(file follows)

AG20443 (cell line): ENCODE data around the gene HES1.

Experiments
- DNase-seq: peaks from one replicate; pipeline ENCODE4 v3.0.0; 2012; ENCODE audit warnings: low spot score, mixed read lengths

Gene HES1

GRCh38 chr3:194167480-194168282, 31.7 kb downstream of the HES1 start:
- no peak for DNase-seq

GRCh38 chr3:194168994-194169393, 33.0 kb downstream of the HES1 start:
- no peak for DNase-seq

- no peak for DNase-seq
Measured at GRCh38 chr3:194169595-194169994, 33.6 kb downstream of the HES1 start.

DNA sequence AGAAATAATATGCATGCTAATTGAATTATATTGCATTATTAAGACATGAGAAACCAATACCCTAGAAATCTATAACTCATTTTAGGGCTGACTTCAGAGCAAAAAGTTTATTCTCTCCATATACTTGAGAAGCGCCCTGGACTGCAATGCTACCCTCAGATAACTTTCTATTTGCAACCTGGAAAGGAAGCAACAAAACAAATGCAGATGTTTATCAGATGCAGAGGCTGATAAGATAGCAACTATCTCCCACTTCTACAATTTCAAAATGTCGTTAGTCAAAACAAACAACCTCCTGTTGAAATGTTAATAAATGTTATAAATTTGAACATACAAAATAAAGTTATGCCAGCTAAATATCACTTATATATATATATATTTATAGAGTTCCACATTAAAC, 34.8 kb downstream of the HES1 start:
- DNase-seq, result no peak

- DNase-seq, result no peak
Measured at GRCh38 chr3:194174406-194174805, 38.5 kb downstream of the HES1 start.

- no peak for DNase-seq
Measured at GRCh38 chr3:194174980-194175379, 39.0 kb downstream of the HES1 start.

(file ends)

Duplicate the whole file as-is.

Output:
AG20443 (cell line): ENCODE data around the gene HES1.

Experiments
- DNase-seq: peaks from one replicate; pipeline ENCODE4 v3.0.0; 2012; ENCODE audit warnings: low spot score, mixed read lengths

Gene HES1

GRCh38 chr3:194167480-194168282, 31.7 kb downstream of the HES1 start:
- no peak for DNase-seq

GRCh38 chr3:194168994-194169393, 33.0 kb downstream of the HES1 start:
- no peak for DNase-seq

- no peak for DNase-seq
Measured at GRCh38 chr3:194169595-194169994, 33.6 kb downstream of the HES1 start.

DNA sequence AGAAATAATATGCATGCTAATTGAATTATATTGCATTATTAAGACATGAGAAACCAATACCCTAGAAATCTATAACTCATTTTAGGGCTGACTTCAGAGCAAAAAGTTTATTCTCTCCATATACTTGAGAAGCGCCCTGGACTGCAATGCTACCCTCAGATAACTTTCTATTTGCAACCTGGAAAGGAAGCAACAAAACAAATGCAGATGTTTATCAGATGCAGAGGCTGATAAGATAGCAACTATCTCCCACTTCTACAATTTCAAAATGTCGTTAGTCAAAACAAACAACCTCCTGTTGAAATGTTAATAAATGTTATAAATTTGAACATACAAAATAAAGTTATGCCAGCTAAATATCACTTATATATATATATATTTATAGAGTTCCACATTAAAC, 34.8 kb downstream of the HES1 start:
- DNase-seq, result no peak

- DNase-seq, result no peak
Measured at GRCh38 chr3:194174406-194174805, 38.5 kb downstream of the HES1 start.

- no peak for DNase-seq
Measured at GRCh38 chr3:194174980-194175379, 39.0 kb downstream of the HES1 start.